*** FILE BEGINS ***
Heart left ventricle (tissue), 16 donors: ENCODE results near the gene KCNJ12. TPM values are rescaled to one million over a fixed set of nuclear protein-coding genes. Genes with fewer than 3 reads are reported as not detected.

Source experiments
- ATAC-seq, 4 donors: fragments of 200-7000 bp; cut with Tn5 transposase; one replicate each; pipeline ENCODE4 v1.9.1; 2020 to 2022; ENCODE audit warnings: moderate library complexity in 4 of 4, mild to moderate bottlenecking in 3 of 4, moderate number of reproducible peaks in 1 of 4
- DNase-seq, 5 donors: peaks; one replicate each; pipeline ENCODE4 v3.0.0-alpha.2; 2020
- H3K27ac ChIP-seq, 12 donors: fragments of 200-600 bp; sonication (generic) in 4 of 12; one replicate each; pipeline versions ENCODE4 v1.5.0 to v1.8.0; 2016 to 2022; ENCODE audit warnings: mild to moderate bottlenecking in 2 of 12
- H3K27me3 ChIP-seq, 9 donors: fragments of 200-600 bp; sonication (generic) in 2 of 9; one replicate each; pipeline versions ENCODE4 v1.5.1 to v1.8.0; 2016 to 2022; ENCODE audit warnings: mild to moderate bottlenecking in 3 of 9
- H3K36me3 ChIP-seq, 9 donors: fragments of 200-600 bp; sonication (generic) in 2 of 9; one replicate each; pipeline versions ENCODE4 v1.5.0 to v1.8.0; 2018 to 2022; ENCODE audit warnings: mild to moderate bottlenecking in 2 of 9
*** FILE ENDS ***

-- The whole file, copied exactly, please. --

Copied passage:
Heart left ventricle (tissue), 16 donors: ENCODE results near the gene KCNJ12. TPM values are rescaled to one million over a fixed set of nuclear protein-coding genes. Genes with fewer than 3 reads are reported as not detected.

Source experiments
- ATAC-seq, 4 donors: fragments of 200-7000 bp; cut with Tn5 transposase; one replicate each; pipeline ENCODE4 v1.9.1; 2020 to 2022; ENCODE audit warnings: moderate library complexity in 4 of 4, mild to moderate bottlenecking in 3 of 4, moderate number of reproducible peaks in 1 of 4
- DNase-seq, 5 donors: peaks; one replicate each; pipeline ENCODE4 v3.0.0-alpha.2; 2020
- H3K27ac ChIP-seq, 12 donors: fragments of 200-600 bp; sonication (generic) in 4 of 12; one replicate each; pipeline versions ENCODE4 v1.5.0 to v1.8.0; 2016 to 2022; ENCODE audit warnings: mild to moderate bottlenecking in 2 of 12
- H3K27me3 ChIP-seq, 9 donors: fragments of 200-600 bp; sonication (generic) in 2 of 9; one replicate each; pipeline versions ENCODE4 v1.5.1 to v1.8.0; 2016 to 2022; ENCODE audit warnings: mild to moderate bottlenecking in 3 of 9
- H3K36me3 ChIP-seq, 9 donors: fragments of 200-600 bp; sonication (generic) in 2 of 9; one replicate each; pipeline versions ENCODE4 v1.5.0 to v1.8.0; 2018 to 2022; ENCODE audit warnings: mild to moderate bottlenecking in 2 of 9